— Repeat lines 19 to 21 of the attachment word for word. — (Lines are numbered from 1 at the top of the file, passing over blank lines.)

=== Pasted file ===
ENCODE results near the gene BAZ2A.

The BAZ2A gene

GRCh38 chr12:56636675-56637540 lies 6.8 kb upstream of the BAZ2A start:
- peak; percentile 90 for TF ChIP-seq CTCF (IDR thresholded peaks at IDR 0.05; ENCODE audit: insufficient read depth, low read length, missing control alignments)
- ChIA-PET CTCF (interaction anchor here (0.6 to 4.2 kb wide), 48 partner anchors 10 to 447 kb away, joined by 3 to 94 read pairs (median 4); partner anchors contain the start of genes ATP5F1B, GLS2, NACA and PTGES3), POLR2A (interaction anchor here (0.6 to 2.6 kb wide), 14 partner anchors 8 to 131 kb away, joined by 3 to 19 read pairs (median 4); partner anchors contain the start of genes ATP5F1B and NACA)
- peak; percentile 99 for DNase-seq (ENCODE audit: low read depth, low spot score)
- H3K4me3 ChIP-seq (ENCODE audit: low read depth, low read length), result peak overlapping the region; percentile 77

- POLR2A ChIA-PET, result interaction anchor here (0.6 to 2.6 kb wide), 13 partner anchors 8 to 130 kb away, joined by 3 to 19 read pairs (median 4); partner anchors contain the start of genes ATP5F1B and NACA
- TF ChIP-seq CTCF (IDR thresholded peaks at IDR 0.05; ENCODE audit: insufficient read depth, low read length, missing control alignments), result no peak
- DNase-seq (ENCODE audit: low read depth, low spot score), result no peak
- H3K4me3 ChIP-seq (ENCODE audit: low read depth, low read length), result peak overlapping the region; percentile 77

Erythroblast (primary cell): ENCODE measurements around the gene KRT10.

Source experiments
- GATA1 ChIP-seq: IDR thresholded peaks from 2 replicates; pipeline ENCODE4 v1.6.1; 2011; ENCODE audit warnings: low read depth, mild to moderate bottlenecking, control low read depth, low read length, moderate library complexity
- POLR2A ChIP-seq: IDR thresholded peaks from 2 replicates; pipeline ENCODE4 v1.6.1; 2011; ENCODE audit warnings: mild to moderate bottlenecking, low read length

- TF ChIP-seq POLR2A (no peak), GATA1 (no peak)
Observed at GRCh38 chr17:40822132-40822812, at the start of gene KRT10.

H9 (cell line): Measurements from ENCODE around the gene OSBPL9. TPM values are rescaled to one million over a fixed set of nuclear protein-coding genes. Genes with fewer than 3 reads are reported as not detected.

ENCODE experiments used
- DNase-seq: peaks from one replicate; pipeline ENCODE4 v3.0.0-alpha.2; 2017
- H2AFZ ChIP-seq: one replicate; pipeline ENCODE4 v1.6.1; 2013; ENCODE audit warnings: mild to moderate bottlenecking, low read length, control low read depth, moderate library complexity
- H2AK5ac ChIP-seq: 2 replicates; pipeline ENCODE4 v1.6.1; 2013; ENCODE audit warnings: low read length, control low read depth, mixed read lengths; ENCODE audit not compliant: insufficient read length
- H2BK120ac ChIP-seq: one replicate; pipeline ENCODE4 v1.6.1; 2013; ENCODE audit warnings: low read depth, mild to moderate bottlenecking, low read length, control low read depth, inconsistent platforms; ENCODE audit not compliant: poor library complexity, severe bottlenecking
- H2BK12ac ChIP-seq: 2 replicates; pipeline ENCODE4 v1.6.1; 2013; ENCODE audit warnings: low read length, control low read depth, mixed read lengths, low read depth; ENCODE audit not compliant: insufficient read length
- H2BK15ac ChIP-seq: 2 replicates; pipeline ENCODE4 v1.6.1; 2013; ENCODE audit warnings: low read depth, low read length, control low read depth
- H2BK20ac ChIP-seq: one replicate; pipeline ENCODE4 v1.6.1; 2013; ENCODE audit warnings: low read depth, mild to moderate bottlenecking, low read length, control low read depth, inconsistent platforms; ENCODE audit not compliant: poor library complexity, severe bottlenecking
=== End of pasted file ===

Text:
ENCODE experiments used
- DNase-seq: peaks from one replicate; pipeline ENCODE4 v3.0.0-alpha.2; 2017
- H2AFZ ChIP-seq: one replicate; pipeline ENCODE4 v1.6.1; 2013; ENCODE audit warnings: mild to moderate bottlenecking, low read length, control low read depth, moderate library complexity